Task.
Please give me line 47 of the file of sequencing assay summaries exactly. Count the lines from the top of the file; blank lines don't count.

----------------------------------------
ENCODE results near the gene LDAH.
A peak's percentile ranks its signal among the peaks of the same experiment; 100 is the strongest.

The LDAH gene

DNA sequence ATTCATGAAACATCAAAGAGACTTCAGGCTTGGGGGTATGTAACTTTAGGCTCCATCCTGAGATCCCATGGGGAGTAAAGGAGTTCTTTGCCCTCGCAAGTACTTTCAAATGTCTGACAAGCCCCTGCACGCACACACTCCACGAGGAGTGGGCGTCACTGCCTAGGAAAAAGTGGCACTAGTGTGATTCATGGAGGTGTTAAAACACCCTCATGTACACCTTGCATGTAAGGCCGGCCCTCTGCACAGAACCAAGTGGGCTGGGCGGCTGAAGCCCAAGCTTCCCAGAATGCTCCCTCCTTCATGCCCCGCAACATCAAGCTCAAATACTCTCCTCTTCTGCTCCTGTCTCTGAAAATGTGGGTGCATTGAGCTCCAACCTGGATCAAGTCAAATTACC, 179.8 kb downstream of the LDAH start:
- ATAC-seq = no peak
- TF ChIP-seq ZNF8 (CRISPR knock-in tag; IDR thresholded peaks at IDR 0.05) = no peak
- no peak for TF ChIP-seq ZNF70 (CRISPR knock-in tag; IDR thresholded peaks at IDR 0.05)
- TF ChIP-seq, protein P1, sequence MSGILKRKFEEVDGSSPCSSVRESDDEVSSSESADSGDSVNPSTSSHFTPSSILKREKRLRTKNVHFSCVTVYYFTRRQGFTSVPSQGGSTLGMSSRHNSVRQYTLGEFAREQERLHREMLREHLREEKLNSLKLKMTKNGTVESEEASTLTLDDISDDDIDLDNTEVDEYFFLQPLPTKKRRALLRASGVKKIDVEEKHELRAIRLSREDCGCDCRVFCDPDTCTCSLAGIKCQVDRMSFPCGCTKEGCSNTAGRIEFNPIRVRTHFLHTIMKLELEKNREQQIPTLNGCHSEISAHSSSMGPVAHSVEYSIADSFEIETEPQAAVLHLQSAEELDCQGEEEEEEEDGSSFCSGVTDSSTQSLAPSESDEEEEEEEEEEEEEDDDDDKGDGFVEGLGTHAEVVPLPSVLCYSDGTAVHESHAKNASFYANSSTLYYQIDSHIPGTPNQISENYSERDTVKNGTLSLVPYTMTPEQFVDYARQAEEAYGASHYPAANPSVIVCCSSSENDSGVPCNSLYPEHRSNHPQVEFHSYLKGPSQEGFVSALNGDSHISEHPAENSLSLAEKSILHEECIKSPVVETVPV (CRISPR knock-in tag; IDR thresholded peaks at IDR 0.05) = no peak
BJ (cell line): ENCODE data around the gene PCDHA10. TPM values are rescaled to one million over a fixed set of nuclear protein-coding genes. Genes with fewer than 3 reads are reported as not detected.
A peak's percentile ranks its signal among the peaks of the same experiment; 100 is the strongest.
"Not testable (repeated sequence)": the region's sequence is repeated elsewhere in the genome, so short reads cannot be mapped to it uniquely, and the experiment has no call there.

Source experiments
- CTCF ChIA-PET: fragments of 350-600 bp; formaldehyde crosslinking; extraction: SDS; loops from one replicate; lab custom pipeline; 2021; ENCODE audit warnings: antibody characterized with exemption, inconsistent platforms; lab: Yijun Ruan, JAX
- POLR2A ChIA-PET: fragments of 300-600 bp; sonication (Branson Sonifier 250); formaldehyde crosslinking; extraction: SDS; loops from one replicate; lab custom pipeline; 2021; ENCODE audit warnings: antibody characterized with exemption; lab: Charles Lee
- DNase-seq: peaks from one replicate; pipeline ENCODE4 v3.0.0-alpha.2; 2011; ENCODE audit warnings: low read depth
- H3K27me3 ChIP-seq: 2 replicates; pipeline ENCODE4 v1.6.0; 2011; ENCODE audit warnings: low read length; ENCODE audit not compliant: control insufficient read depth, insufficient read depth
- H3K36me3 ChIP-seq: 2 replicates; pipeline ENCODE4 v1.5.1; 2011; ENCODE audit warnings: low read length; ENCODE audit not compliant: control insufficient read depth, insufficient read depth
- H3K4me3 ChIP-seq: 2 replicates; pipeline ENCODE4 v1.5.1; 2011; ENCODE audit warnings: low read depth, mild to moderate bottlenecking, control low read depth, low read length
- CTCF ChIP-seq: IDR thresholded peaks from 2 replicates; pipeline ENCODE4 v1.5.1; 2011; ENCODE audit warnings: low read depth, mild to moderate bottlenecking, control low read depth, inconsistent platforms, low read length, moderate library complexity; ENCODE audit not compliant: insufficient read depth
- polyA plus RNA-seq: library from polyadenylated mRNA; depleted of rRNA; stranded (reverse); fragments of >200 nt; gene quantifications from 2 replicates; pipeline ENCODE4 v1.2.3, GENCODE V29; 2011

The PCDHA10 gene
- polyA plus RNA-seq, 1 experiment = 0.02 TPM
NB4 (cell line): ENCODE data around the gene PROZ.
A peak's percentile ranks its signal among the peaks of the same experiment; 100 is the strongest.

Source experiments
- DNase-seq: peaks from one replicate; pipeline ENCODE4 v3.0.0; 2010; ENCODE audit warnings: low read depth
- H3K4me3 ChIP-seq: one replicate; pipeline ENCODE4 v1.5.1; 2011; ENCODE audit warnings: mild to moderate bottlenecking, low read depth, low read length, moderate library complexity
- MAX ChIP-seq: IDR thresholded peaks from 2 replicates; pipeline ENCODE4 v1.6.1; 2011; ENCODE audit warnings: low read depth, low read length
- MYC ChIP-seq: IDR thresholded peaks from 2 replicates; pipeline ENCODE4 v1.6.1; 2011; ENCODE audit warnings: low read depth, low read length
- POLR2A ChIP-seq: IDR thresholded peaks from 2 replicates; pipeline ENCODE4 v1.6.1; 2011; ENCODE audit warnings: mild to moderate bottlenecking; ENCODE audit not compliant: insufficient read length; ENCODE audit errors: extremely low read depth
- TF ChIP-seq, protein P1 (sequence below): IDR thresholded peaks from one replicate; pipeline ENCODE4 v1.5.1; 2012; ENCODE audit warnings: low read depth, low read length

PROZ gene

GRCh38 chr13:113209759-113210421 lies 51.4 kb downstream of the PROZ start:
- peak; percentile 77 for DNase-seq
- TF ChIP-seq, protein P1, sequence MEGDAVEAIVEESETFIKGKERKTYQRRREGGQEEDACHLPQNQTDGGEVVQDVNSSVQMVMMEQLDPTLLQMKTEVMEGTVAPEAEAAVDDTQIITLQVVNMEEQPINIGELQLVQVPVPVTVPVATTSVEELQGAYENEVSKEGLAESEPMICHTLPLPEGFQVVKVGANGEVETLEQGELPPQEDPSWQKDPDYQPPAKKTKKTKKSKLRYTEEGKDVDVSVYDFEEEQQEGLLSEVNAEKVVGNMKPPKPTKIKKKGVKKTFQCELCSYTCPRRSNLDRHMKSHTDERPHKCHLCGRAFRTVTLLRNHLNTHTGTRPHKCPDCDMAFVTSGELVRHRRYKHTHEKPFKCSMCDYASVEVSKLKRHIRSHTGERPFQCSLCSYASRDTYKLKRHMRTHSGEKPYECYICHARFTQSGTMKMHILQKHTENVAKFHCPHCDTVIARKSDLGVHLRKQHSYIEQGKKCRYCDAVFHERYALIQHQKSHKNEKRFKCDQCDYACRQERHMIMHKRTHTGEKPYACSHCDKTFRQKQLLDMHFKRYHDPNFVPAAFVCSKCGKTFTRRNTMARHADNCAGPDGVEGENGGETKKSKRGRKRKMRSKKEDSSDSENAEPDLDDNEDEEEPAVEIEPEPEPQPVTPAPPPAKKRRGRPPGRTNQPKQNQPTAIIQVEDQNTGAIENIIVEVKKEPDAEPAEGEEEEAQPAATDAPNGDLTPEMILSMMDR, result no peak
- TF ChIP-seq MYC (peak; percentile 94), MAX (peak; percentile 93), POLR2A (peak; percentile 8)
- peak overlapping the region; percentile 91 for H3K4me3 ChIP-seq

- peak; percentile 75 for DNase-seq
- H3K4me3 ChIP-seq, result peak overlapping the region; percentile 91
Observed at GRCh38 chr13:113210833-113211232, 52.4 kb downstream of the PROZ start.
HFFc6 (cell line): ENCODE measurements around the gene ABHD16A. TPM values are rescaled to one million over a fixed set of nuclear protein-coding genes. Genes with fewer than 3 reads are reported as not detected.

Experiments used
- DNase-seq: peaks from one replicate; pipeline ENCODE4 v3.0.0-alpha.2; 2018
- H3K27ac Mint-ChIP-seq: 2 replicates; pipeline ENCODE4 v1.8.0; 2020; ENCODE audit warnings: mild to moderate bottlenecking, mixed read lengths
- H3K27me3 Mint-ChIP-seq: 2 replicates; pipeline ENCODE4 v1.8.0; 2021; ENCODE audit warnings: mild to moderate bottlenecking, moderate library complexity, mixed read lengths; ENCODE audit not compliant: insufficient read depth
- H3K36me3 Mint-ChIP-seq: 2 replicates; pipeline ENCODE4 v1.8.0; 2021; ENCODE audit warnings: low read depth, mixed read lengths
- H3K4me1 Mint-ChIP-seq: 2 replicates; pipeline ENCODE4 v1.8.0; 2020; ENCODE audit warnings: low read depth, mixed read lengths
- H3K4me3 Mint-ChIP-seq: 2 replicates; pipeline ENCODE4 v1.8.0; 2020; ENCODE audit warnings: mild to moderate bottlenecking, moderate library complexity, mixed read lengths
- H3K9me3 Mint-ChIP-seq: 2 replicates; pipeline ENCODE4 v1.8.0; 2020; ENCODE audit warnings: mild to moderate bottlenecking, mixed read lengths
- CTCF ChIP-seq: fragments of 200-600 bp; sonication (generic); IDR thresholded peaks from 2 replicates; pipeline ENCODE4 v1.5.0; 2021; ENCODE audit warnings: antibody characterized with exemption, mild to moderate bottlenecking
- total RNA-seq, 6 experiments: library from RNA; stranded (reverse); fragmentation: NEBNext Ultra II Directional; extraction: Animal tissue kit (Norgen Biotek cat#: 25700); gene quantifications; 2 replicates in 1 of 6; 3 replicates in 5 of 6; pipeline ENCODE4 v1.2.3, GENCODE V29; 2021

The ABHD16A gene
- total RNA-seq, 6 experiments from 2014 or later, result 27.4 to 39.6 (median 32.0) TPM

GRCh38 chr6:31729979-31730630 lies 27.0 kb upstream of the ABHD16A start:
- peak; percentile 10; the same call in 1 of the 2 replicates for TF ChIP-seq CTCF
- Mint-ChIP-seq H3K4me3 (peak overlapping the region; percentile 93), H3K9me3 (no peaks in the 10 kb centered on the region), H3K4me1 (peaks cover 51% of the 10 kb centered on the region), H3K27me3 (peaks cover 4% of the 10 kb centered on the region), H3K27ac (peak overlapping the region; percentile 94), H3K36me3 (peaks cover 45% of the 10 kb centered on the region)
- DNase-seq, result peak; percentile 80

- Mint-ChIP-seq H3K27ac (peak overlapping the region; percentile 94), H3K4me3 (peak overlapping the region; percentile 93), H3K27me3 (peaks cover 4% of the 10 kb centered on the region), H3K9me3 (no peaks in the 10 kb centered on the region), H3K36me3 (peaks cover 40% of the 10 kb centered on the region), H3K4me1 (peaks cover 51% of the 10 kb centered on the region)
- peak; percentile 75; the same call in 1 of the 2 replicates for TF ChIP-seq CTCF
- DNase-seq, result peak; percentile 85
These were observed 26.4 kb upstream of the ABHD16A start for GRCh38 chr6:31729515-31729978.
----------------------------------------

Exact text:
- H3K4me1 Mint-ChIP-seq: 2 replicates; pipeline ENCODE4 v1.8.0; 2020; ENCODE audit warnings: low read depth, mixed read lengths